A comparison of actual risks vs. perceived risks shows that even though people often have an incorrect idea of the risks, they rank most of them in roughly the right order. The biggest disconnect, however, is longevity, and that could have serious consequences. Longevity is the biggest actual risk, but people ranked it only as #3 . Single men seemed to have some of the worst predictions – their actual concern for longevity should be about double their perceived risk (27% vs. 15%). What this means in practice is that people are at risk of spending down their savings too fast, ending up with nothing to live on but Social Security in their later years. To the same extent, their underestimates on other issues like the likelihood of family transfers and medical expenses could also cause trouble. It looks like folks can at least worry less on financial risk.

About the study

This study mainly used data from the Health and Retirement Study (HRS), a biennial longitudinal survey of a representative sample of U.S. households over age 50.

Comments? Ask yourself the probability of you experiencing these risks, and compare the results to the actual. If you are underestimating how long you are going to live or how much you might have to spend for medical or long term care expenses, perhaps you should re-evaluate your retirement budget! Please comment in the section below.

Posted by Admin on July 6th, 2022

4 Comments »

  1. My main concern is I will outlive my modest IRA. I’m super conservative about spending it. Happily, I like my modest lifestyle and am having fun without spending down my IRA. The stock market is taking care of that for me. Sigh. A friend keeps urging me to take out money to “enjoy my retirement,” as if I would be happier buying shoes or marble countertops. No, that’s not for me. So far I’ve been using it for home maintenance. My family tends to live into their 90s, so I approach my longevity with that in mind. The next concern is my health, staying healthy, and doing all those things that I know will help me – none expensive. The market is my next concern, as it is chipping away at my IRA; policy is my fourth concern as I want Social Security to remain solvent; and the last concern is family, as I don’t have children. I know there are no guarantees for any of my concerns. I continue to do the best I can for myself in all aspects of my life. Have a great day!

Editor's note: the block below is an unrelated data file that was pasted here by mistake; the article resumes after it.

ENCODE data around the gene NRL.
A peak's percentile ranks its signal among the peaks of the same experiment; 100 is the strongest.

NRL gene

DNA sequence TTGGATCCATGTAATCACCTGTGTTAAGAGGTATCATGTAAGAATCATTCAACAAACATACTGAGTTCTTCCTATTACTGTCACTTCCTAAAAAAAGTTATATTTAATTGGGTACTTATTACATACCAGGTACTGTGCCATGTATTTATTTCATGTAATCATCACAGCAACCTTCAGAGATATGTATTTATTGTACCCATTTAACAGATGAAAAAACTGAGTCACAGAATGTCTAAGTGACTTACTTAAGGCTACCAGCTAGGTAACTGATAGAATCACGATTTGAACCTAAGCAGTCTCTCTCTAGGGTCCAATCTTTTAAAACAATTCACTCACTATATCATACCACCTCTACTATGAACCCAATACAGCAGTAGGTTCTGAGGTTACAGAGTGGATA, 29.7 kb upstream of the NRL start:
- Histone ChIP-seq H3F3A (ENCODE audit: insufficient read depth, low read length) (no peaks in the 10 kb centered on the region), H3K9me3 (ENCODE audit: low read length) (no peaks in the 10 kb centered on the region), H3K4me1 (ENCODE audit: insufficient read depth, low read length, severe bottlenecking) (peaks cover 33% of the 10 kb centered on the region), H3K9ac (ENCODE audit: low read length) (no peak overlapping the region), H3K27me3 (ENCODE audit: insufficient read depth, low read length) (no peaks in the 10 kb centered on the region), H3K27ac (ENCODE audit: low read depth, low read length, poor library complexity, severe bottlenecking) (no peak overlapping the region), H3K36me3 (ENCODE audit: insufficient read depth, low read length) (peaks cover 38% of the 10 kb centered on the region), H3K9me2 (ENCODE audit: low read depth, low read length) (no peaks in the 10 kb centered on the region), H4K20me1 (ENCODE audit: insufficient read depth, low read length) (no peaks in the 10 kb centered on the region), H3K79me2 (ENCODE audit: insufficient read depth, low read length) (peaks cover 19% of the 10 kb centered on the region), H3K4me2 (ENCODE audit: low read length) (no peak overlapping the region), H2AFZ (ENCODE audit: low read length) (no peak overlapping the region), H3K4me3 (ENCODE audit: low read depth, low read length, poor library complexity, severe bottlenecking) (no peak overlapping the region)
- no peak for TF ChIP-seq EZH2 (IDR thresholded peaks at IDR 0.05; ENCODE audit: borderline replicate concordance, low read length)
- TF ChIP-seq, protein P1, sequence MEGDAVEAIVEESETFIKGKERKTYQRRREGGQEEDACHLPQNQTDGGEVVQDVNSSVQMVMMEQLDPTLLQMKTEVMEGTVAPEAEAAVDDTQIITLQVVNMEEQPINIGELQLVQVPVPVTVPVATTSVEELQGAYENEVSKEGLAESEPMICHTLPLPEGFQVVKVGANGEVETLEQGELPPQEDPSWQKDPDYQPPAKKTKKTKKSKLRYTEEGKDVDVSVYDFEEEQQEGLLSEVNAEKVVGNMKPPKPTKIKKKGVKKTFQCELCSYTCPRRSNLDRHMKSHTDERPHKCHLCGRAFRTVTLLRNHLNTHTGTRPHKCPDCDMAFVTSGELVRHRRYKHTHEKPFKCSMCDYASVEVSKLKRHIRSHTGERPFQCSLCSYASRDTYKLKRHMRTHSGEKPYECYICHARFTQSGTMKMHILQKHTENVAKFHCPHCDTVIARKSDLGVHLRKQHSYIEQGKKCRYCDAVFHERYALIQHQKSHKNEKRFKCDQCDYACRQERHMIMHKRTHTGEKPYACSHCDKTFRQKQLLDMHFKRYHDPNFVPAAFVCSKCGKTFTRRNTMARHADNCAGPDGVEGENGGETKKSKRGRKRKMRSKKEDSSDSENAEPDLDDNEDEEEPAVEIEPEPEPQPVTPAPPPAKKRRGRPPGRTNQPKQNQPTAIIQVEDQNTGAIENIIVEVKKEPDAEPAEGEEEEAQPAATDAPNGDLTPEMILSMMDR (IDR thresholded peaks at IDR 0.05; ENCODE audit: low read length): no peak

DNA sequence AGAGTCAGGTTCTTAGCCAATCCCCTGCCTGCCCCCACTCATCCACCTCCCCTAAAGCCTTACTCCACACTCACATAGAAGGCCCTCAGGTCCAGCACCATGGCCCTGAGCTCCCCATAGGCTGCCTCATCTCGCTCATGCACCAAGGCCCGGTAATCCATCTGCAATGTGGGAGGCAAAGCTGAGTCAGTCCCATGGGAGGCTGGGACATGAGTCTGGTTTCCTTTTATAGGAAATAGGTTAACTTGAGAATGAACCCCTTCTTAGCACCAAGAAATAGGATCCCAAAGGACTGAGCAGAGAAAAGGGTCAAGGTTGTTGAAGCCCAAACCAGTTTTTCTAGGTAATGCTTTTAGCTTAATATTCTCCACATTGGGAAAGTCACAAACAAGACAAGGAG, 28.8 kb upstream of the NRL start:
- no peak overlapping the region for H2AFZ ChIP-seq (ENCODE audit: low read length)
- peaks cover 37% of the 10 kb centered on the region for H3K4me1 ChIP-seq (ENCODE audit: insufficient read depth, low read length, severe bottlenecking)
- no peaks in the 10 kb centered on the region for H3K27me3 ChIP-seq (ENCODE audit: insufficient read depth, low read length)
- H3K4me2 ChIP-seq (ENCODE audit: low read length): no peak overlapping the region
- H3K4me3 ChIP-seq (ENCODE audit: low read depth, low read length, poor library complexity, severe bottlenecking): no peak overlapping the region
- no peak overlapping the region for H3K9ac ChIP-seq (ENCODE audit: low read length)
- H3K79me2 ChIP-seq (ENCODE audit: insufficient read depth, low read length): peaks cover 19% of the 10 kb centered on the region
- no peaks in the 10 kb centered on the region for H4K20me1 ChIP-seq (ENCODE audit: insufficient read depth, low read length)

by Elaine C. — July 7, 2022

  2. What I always say to people when they say you should take out money ”to enjoy my retirement”,..I always say 1)just not having to work is actually quite amazing.2)trust me,..if something was that important to me I would have already bought it,..or experienced it by the time I turned 58.(which is when I retired).

    by steven diorio — July 7, 2022

  3. ElaineC, Bravo! Wise approach! I completely agree with steven diorio.

    As far as the markets, we are all basically in the same boat. If they improve long term as expected, we win as long as we stay in. If not, then we are all scr—d. History says the former. Hold the door. Um, I mean, hold the line.

    by RichPB — July 8, 2022

  4. ElaineC, Like you I’m not taking anything out of my savings, I’m living on my SS and pension. My IRAs have tripled since 2007 even though I’m no longer contributing to them, but I do reinvest the dividends. I have 50% in stocks and 50% in bonds. I used to worry about stock market declines, but after going through the 2000-2003 downturn, and the 2008-2009. I don’t worry about it anymore. I know the market will come back and there is no need for me to tap those accounts now.

    by Tom B — July 9, 2022